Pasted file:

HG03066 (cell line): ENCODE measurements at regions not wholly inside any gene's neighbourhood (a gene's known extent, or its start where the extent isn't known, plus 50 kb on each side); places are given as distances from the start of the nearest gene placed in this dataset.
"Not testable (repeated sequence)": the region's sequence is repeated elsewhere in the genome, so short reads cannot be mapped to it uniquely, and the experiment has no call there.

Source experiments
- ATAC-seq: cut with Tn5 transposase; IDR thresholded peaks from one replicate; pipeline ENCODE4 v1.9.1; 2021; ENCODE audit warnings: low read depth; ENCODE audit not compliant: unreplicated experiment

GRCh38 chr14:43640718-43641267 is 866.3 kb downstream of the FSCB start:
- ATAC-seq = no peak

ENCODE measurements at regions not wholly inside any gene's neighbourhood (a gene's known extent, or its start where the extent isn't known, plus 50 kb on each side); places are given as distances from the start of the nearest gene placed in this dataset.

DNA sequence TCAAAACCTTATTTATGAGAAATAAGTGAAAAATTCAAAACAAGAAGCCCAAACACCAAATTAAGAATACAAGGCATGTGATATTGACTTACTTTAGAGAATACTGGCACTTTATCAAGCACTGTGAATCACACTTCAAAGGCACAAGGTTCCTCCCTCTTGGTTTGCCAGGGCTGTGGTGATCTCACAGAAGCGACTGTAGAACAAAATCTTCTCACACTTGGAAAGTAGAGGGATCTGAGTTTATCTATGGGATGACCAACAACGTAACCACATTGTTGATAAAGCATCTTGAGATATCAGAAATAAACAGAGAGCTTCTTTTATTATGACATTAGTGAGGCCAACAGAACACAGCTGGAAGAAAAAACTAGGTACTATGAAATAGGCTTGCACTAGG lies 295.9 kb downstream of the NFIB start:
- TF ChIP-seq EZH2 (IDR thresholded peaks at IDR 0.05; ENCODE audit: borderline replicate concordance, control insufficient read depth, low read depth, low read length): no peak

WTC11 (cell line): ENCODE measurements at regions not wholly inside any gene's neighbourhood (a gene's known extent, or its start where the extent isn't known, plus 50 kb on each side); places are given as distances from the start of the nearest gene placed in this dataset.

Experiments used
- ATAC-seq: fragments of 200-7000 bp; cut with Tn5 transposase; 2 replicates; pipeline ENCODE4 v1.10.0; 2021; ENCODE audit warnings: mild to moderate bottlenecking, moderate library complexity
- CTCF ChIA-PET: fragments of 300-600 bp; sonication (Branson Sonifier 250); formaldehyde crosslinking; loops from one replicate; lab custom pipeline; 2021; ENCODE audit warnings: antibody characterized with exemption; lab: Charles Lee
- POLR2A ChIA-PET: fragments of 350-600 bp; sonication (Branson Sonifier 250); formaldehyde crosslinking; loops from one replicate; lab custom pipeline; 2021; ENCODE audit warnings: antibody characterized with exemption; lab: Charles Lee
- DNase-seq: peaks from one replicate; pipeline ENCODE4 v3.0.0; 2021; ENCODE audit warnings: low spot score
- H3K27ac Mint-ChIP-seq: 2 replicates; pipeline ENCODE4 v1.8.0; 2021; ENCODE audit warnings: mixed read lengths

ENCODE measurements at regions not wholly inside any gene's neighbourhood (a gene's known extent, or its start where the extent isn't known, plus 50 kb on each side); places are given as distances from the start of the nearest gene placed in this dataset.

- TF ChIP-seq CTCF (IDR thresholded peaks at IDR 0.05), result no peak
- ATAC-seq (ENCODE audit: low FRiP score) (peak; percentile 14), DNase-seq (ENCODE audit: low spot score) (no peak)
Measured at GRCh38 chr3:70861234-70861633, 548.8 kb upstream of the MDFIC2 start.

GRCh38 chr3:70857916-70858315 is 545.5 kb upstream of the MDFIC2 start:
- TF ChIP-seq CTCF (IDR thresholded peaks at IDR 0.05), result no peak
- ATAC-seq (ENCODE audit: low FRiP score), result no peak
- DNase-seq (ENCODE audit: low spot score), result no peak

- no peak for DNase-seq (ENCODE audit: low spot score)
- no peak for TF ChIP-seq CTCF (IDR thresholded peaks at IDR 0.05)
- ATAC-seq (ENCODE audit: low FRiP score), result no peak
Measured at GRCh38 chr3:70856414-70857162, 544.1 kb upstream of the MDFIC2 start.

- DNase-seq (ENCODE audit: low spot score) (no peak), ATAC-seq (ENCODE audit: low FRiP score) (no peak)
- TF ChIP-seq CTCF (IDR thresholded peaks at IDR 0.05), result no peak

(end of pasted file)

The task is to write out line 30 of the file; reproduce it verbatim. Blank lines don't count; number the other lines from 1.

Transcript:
- TF ChIP-seq CTCF (IDR thresholded peaks at IDR 0.05), result no peak